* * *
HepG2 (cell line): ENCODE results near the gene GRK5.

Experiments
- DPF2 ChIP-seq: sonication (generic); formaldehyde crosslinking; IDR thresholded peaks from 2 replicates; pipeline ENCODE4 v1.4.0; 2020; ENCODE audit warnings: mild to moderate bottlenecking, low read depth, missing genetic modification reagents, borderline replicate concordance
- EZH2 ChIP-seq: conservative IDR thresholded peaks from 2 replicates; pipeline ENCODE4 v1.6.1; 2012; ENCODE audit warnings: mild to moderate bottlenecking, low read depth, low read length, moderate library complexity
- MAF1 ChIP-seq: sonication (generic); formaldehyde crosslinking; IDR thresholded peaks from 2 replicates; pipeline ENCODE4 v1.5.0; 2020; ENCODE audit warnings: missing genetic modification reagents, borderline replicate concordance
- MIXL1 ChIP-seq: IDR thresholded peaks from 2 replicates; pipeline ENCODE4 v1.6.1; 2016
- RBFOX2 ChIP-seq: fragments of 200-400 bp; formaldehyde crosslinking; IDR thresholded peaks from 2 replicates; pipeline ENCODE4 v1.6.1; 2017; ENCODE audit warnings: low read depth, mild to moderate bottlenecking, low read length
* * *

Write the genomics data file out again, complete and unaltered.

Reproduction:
HepG2 (cell line): ENCODE results near the gene GRK5.

Experiments
- DPF2 ChIP-seq: sonication (generic); formaldehyde crosslinking; IDR thresholded peaks from 2 replicates; pipeline ENCODE4 v1.4.0; 2020; ENCODE audit warnings: mild to moderate bottlenecking, low read depth, missing genetic modification reagents, borderline replicate concordance
- EZH2 ChIP-seq: conservative IDR thresholded peaks from 2 replicates; pipeline ENCODE4 v1.6.1; 2012; ENCODE audit warnings: mild to moderate bottlenecking, low read depth, low read length, moderate library complexity
- MAF1 ChIP-seq: sonication (generic); formaldehyde crosslinking; IDR thresholded peaks from 2 replicates; pipeline ENCODE4 v1.5.0; 2020; ENCODE audit warnings: missing genetic modification reagents, borderline replicate concordance
- MIXL1 ChIP-seq: IDR thresholded peaks from 2 replicates; pipeline ENCODE4 v1.6.1; 2016
- RBFOX2 ChIP-seq: fragments of 200-400 bp; formaldehyde crosslinking; IDR thresholded peaks from 2 replicates; pipeline ENCODE4 v1.6.1; 2017; ENCODE audit warnings: low read depth, mild to moderate bottlenecking, low read length